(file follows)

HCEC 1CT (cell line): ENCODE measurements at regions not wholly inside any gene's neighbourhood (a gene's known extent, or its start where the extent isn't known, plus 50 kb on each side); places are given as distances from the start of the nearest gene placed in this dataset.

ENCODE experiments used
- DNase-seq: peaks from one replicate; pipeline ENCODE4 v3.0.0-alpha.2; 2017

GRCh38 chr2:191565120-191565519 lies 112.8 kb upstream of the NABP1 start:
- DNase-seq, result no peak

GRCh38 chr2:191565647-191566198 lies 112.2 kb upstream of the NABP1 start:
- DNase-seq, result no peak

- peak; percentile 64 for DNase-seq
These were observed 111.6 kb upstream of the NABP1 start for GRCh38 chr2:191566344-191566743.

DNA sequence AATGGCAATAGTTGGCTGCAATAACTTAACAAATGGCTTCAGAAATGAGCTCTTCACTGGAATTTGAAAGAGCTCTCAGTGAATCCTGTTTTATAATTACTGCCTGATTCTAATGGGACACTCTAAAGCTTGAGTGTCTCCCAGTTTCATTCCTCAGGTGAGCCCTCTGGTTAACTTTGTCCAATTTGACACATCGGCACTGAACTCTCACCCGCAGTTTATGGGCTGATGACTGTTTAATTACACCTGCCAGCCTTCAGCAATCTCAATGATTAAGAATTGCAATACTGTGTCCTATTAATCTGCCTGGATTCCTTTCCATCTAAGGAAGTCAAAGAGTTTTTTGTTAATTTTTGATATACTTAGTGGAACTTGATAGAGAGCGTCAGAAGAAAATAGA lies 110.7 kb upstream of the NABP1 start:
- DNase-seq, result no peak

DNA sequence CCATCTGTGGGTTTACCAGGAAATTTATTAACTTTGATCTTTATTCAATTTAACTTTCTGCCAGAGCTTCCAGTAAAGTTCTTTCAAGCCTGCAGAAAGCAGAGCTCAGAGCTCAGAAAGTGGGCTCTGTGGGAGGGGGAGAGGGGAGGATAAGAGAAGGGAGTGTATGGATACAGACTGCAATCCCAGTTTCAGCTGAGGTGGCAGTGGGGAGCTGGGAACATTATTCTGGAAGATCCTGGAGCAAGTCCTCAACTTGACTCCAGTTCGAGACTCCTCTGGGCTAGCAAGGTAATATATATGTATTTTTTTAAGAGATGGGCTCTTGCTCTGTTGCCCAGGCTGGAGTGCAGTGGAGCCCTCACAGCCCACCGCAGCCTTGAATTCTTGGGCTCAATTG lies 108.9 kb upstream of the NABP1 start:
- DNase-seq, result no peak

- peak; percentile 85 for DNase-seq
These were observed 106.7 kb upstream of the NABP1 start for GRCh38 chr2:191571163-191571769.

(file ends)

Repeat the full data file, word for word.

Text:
HCEC 1CT (cell line): ENCODE measurements at regions not wholly inside any gene's neighbourhood (a gene's known extent, or its start where the extent isn't known, plus 50 kb on each side); places are given as distances from the start of the nearest gene placed in this dataset.

ENCODE experiments used
- DNase-seq: peaks from one replicate; pipeline ENCODE4 v3.0.0-alpha.2; 2017

GRCh38 chr2:191565120-191565519 lies 112.8 kb upstream of the NABP1 start:
- DNase-seq, result no peak

GRCh38 chr2:191565647-191566198 lies 112.2 kb upstream of the NABP1 start:
- DNase-seq, result no peak

- peak; percentile 64 for DNase-seq
These were observed 111.6 kb upstream of the NABP1 start for GRCh38 chr2:191566344-191566743.

DNA sequence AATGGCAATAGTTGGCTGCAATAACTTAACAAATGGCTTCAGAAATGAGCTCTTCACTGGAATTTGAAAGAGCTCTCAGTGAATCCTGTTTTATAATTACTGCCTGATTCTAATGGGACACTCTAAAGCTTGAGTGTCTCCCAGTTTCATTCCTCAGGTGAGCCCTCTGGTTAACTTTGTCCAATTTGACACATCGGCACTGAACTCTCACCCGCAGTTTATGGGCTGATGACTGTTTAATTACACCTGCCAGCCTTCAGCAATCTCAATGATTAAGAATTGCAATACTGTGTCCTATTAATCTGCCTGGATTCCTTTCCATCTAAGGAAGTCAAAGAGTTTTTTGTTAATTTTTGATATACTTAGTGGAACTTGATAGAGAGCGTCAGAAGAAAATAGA lies 110.7 kb upstream of the NABP1 start:
- DNase-seq, result no peak

DNA sequence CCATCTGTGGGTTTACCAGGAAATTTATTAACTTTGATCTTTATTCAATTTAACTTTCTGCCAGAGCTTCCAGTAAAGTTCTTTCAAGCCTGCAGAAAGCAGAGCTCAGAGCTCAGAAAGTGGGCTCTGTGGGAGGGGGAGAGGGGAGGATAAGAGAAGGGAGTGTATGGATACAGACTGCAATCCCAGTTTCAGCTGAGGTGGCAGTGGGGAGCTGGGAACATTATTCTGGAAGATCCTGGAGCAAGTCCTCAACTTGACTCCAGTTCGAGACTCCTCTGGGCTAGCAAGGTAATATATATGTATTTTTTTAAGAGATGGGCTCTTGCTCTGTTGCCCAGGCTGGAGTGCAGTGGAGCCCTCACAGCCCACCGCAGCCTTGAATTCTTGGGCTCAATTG lies 108.9 kb upstream of the NABP1 start:
- DNase-seq, result no peak

- peak; percentile 85 for DNase-seq
These were observed 106.7 kb upstream of the NABP1 start for GRCh38 chr2:191571163-191571769.